The agency's “30 Men in 30 Days Campaign” ran throughout October and aimed to raise awareness for the need for male mentors, referred to as big brothers or bigs within the organization. The nonprofit recruited more than 40 big brothers during the campaign, surpassing the goal of 30.
BBBS matches "littles" between the ages of 7-14 with "bigs," or volunteer big brothers.The average age of a little is 13-14 years old. Little brothers are waitlisted an average of two years before they are matched with a big. In some cases, little brothers have been on the waitlist since 2014.
“Being able to reach groups of men, communities of men, is always a challenge,” the organization's director of recruitment and match services Caprice Hawkins says. “Women volunteer more. It's in their nature to step up and volunteer when it comes to things like mentoring because it's a relationship. ... They [the kids] have come to us and asked for a mentor. Their parents have asked us to be part of their village to help with their child, that is a message that we want to get out.”
During the campaign, about 75 men inquired about becoming a big. The organization blames the lack of applications to fear of the time commitment for bigs.
Big brothers are asked to agree to a 1 year commitment to mentor their little. A big is expected to meet with their little 2-4 times a month. On average, bigs meet with their littles every other weekend.
“My message to the men is think about what your interests and hobbies are, what is it that you do on Saturday or Sunday? We ask you to just pick your little up and hang out with them and do those things.” Hawkins says. “It's about sharing time together. You don't have to go to the movies every weekend or Six Flags or some event that costs a lot of money; it's just hanging out and getting to know each other.”
The organization uses match support specialists to match littles with bigs. Match support specialists are degreed social workers who oversee relationship development to ensure that expectations are being met for all parties in a safe and healthy manner. Specialists match bigs with littles based on geographical location, personality, family history, hobbies and interests. Match support specialists serve as coaches to bigs to relieve pressures and see to it that bigs do not feel the need to have all the answers or broker resources on their own.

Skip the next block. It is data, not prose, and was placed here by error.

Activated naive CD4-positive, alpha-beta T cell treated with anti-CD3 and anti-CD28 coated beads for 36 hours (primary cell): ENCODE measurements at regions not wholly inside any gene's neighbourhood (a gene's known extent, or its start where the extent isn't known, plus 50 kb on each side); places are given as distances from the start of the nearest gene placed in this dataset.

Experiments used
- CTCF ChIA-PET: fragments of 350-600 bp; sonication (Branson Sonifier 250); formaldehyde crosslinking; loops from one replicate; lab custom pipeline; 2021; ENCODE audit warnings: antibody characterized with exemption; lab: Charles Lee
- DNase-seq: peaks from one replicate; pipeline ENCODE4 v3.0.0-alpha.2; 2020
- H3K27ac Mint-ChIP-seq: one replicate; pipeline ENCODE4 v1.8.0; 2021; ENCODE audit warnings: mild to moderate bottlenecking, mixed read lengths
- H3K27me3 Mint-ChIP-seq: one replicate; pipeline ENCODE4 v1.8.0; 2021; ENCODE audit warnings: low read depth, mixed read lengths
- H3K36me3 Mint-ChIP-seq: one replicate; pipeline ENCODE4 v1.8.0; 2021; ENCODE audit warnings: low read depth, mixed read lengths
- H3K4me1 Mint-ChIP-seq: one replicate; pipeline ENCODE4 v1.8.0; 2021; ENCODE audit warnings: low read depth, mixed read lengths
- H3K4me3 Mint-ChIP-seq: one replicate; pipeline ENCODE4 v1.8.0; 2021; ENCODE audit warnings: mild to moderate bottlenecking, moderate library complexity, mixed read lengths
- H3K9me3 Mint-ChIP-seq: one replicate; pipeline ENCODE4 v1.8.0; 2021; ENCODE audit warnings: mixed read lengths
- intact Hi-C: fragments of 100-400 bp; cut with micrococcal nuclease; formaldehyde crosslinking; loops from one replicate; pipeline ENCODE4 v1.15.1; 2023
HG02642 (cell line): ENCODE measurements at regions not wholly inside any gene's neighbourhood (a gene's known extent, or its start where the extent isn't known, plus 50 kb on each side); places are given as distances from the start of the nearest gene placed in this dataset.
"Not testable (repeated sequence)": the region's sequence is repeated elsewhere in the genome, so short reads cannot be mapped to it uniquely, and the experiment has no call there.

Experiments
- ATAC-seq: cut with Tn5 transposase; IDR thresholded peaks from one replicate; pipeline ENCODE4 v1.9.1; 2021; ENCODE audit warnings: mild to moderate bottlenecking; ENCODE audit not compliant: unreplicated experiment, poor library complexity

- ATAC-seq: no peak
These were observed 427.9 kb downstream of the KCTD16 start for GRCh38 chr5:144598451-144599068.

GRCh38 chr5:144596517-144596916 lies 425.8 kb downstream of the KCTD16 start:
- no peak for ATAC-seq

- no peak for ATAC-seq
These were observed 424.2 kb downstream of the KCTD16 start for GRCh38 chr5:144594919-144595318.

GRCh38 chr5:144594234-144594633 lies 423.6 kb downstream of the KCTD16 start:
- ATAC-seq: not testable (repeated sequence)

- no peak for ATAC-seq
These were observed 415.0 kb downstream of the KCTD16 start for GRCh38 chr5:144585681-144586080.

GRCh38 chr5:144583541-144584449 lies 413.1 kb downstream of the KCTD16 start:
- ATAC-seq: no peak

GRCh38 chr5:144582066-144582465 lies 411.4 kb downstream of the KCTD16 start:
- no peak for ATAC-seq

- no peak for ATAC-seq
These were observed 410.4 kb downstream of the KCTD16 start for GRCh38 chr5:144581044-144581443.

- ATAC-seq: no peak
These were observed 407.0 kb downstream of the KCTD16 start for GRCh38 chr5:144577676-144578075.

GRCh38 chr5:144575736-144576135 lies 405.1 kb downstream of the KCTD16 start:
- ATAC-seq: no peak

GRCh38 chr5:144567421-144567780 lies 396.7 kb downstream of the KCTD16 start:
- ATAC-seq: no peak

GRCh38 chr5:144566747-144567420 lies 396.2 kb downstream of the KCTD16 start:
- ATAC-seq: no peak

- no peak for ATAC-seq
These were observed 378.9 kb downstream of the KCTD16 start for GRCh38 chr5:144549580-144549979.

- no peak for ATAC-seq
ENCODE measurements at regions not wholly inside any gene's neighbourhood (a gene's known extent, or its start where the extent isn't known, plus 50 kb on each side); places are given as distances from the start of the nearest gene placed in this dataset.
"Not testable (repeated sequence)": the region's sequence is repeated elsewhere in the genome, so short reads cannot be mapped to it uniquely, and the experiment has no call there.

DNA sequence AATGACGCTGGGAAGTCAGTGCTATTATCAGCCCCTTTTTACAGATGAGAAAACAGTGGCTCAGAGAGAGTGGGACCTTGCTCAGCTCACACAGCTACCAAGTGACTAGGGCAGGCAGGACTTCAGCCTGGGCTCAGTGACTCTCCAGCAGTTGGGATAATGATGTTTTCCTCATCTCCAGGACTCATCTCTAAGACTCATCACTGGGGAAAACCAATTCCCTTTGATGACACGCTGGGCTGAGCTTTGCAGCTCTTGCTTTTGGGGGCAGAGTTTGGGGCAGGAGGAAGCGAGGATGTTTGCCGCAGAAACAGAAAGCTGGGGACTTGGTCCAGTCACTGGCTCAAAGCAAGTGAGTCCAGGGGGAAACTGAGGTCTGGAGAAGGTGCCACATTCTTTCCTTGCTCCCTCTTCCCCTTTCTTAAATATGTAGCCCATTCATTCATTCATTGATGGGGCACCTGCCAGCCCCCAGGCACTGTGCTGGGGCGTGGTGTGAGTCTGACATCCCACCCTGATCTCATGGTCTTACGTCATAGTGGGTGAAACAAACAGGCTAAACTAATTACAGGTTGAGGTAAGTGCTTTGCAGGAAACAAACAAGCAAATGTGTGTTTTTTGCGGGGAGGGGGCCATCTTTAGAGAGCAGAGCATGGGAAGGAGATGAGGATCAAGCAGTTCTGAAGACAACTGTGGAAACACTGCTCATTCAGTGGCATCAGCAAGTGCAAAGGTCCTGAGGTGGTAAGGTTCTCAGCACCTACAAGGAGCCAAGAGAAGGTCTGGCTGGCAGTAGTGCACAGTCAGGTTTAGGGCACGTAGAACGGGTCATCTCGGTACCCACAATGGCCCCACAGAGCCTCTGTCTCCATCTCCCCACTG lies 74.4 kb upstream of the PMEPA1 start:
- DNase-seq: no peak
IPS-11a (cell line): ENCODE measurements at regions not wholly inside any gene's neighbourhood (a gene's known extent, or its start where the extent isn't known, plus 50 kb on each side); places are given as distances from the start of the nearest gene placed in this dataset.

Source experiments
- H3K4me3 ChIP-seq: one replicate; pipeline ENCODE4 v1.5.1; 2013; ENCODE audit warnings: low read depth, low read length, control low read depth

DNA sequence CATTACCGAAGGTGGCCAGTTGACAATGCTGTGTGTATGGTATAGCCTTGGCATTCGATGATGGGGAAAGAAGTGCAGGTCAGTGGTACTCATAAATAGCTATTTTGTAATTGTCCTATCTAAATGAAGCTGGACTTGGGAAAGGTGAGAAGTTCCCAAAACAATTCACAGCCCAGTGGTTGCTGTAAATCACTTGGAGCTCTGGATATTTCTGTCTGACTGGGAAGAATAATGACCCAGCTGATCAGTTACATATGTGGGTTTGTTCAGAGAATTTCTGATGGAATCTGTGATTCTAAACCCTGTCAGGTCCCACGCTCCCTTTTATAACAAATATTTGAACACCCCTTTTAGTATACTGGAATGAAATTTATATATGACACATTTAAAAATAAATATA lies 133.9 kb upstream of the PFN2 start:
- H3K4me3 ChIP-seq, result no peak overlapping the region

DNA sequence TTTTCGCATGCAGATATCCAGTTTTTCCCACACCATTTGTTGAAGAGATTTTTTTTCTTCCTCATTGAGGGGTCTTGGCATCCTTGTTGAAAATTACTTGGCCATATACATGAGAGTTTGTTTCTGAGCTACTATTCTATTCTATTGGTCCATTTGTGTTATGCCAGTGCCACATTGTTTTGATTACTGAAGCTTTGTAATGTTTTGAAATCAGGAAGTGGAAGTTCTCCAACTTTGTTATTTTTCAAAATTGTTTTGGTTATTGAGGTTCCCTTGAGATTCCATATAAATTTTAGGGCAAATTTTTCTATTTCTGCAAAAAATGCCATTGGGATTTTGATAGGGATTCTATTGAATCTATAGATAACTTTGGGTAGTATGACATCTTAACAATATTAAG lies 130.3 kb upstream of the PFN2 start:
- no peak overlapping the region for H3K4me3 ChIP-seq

George Bordeleon has been a big since fall 2018. His little, Ja’Morian, was 8 years old when they met. Bordelon cites his relationship with Ja’Morian as a “friendship for life” that is nurtured with the resources provided by the agency such as newsletters, talking points and match support specialist.
“Being able to reach groups of men, communities of men, is always a challenge." - Caprice Hawkins, Big Brothers and Big Sisters of Greater Dallas
Bordeleon, who also serves on the Big Leaders board for the group, says most littles, including his, are simply looking for a positive role model.
“His father is no longer involved in his life so he needed somebody besides his mom that he could talk to about school or a teacher giving him what he thinks is a hard time or how to talk to girls and stuff like that," he said. "It's just kind of like a sounding board.”
Latrice Wade, Ja’Morian’s mother, says Bordeleon’s relationship with her son has been a monumental instrument for his development.
“Ja'Morian was having a whole lot of problems. I almost lost my job at one point in time because I was getting so many phone calls from the school and if I don't go to work, I don't get paid,” Wade says. “Raising boys can be very difficult and it can be hard at times. Thank God for help. They [mentors] help me as far as the aspect of going into manhood, I can tell them [her sons] things, but it has to come from someone who's actually a mirror experience to what they're going through.”
Wade’s older son, Ja’Morian’s brother John, is also in the big brother program. Wade’s children have been able to have experiences such as going to the fair, going to a baseball game and even trying Chick-Fil-A for the first time through the program. Most notably, her sons have begun to express a thirst for another experience, college.
“Kids in our program do better in school,” Hawkins says. “They're less likely to get into trouble. They make better grades. They get along better with their parents, teachers and peers. They are more involved in school, [and] 98% of our kids that have mentors graduate from high school.”
In addition to the traditional mentorship program, the agency's offers Mentor 2.0 at specific partner high schools. Mentor 2.0 is a college readiness program for high school students designed to help students look past high school. The program is online and requires weekly emails between mentors and mentees plus monthly group events based on college preparation and career exploration curriculum prepared by the nonprofit. Mentors are asked to commit for two years to the program.
Mentor 2.0 is currently in place at New Tech High School in Lancaster, where it had a 100% graduation rate for the class of 2021. The valedictorian was a 10-year member of the traditional mentorship program. Mentor 2.0 is also in place at Irving High School.
“Volunteers provide that emotional wellbeing by just being a mentor.” Hawkins says. “By being there they are saying, ‘Hey, I'm here. I'm your friend, I got your back… I'll walk this journey with you. I'll be your advisor, your encourager.’ That's the difference maker. That's kind of the magic that happens within a match.”
Interested adults can apply to be a big on the Big Brothers Big Sisters website.